Chronic inflammatory bowel disease (IBD), such as Crohn's disease and ulcerative colitis, is on the rise worldwide. The benefits of current medications are limited by problematic side effects. In the journal Angewandte Chemie, a South Korean research team has now introduced a new method of treatment. It is based on nanoparticles that mimic a special carbohydrate layer (glycocalyx) located on inflamed bowel cells, and which trigger anti-inflammatory effects in the diseased sites in the intestine.
Stomach cramps and severe diarrhea, often accompanied by significant weight loss, are some of the symptoms repeatedly suffered by patients with IBD, often for weeks at a time. The causes of this condition remain unclear but seem to involve a malfunction of the immune system. A cure is not yet in sight. Current treatments aim to reduce symptoms with anti-inflammatory medications, such as 5-aminosalicylic acid (5-ASA), corticosteroids, and immunomodulators. Their long-term use is not recommended because of their severe side effects, such as a high risk of infection resulting from immunosuppression. A team led by Hee-Seung Lee and Sangyong Jon at the Korea Advanced Institute of Science and Technology (KAIST) has now developed an innovative approach for a medication that can be taken orally and targets the inflamed sites in the gastrointestinal tract, minimizing systemic effects.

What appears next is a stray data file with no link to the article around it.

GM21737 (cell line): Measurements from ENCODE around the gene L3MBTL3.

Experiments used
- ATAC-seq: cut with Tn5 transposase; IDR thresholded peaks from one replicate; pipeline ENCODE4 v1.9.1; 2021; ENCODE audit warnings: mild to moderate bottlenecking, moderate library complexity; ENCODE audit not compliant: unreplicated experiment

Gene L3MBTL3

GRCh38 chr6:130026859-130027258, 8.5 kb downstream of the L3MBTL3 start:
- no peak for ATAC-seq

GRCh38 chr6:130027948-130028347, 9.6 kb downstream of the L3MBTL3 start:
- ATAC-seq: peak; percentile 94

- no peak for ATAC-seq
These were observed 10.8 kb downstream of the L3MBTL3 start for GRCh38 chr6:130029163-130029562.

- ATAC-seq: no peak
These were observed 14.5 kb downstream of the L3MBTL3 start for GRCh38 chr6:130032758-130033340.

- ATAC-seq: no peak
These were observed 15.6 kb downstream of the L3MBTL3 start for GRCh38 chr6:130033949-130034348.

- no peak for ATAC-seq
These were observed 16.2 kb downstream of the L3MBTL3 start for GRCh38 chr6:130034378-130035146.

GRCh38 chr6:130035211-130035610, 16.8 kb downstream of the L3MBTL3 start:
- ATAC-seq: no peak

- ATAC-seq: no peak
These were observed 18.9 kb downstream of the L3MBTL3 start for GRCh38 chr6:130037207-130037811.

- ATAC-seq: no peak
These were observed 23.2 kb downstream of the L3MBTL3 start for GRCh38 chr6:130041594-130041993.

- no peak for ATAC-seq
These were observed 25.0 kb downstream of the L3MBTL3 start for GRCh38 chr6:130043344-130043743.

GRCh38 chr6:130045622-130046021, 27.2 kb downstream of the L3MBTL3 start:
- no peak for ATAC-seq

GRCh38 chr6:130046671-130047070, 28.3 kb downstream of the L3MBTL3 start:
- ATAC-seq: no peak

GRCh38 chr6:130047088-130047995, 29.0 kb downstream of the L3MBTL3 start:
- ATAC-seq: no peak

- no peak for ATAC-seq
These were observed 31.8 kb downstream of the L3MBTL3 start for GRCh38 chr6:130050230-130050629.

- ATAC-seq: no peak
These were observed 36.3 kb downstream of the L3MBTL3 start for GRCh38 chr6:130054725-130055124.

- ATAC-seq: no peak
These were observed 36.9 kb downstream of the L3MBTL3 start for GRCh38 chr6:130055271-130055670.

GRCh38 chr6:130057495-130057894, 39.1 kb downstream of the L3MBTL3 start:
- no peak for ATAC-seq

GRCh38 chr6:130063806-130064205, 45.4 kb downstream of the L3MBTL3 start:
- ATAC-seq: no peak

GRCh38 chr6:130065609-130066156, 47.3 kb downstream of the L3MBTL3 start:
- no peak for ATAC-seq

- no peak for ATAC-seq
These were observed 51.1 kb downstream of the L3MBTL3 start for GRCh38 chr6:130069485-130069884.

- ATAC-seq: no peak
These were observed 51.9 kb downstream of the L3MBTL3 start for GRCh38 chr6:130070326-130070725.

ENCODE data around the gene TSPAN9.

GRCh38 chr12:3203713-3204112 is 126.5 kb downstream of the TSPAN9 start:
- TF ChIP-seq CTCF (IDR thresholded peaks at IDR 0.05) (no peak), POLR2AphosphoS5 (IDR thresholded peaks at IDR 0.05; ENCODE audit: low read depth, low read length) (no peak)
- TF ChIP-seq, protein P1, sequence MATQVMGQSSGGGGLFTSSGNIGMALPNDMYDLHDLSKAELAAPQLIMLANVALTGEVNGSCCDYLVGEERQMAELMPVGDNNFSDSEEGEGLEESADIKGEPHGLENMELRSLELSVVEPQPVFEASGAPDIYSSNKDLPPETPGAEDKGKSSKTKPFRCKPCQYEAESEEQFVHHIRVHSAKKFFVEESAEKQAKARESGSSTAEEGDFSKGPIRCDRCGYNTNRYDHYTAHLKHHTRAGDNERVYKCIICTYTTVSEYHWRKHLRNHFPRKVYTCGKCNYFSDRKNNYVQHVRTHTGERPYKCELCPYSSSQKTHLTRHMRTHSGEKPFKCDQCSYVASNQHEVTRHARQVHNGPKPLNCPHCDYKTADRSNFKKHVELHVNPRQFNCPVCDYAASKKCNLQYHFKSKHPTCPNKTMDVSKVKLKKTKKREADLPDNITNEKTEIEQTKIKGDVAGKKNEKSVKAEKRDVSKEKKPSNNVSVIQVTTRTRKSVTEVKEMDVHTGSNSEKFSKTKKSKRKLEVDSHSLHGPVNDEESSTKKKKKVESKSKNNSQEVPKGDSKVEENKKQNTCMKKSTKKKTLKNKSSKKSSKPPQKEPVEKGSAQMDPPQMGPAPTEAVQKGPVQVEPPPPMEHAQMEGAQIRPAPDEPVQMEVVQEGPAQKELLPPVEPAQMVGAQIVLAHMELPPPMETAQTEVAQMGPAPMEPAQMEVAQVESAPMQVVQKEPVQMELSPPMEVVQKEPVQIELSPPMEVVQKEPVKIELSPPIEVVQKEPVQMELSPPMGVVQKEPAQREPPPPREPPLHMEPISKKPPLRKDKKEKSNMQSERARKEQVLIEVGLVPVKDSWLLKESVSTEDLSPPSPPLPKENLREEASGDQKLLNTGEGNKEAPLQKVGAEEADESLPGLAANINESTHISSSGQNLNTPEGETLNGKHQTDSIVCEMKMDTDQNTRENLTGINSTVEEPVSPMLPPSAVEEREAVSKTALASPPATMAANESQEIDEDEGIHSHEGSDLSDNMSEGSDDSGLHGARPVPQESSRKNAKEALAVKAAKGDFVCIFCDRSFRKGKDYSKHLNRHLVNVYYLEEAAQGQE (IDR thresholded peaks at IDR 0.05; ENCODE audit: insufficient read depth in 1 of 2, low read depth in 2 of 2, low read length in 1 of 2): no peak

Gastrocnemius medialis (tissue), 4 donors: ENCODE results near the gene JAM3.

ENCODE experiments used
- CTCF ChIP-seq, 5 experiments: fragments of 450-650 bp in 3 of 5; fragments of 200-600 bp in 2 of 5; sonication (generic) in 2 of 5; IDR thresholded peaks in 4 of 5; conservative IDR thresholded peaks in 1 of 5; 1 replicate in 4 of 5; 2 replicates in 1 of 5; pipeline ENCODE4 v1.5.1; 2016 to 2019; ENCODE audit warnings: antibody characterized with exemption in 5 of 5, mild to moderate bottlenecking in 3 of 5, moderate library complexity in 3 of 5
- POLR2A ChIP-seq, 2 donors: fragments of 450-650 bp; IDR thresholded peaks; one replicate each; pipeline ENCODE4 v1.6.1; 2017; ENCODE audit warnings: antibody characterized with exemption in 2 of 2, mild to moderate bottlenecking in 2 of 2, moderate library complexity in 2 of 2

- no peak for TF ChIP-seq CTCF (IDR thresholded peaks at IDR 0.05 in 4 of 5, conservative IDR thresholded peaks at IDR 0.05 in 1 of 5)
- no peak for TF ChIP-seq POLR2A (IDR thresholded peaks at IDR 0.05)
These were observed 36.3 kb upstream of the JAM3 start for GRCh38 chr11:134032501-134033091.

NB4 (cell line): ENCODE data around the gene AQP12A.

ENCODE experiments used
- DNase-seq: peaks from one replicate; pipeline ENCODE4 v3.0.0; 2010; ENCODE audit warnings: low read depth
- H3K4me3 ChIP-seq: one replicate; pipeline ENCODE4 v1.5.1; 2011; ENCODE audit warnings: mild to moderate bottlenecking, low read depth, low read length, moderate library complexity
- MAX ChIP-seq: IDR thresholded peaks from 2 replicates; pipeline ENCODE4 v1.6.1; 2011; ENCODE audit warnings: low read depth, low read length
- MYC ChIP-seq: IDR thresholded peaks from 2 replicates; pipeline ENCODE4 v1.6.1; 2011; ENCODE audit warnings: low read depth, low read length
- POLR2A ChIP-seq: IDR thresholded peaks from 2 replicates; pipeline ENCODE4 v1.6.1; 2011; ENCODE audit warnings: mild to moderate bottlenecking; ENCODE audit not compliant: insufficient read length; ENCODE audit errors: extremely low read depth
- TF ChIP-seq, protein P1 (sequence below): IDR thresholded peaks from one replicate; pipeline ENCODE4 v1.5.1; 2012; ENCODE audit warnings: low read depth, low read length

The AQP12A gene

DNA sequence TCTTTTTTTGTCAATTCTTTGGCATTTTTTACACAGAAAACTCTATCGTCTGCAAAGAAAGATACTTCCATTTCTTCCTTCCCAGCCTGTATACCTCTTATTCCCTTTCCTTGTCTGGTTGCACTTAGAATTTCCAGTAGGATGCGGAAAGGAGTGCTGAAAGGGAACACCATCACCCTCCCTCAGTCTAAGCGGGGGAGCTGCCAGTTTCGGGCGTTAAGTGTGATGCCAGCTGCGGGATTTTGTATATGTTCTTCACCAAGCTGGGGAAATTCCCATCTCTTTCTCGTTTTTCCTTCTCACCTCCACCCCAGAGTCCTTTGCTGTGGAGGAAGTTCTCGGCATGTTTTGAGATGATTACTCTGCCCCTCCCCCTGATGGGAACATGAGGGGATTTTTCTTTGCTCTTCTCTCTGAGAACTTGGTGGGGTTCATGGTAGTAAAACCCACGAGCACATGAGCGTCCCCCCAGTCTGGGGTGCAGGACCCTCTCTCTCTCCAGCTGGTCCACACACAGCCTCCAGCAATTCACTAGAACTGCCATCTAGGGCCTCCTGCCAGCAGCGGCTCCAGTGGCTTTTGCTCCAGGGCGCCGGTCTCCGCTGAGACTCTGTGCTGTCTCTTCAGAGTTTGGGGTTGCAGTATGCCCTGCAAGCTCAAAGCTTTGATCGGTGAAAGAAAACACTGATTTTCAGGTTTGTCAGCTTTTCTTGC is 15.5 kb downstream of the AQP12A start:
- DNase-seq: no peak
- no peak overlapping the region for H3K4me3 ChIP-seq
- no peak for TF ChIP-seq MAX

The starting point of their approach was the glycocalyx, a carbohydrate-rich layer that coats the cells on the surface of the intestine. Beneficial gut bacteria, which have their own matching glycocalyx, attach to this coating. With diseases from the IBD family, the glycocalyx carbohydrate patterns of inflamed intestinal regions are so altered that pathogenic bacteria can attach and enter the mucous membrane.
The team developed nanoparticles that mimic the glycocalyx pattern. Starting with the five sugar monomers most commonly found in nature, they produced a collection ("substance library") of different polymer chains that have one, two, three, four, or five of these sugars in random order and composition as side chains. These polymer chains aggregate into nanoparticles. They also attached bilirubin molecules. Bilirubin is a bile pigment that is an antioxidant naturally produced by the body and it has an anti-inflammatory effect.
When administered orally to mice with IBD, some versions of these nanoparticles reduced symptoms significantly better than the drug 5-ASA. Nanoparticles with mannose and N-acetylglucosamine were the most effective. These two sugars increase uptake of the nanoparticles by activated macrophages in the inflamed intestine, and bilirubin very efficiently inhibits the inflammatory activity of these immune cells. The concentration of certain inflammatory cytokines is significantly reduced, the production of anti-inflammatory factors is stimulated, and oxidative stress is reduced. The immunosuppressive effect is limited to the inflamed areas of the intestine, minimizing unfavorable systemic side effects.
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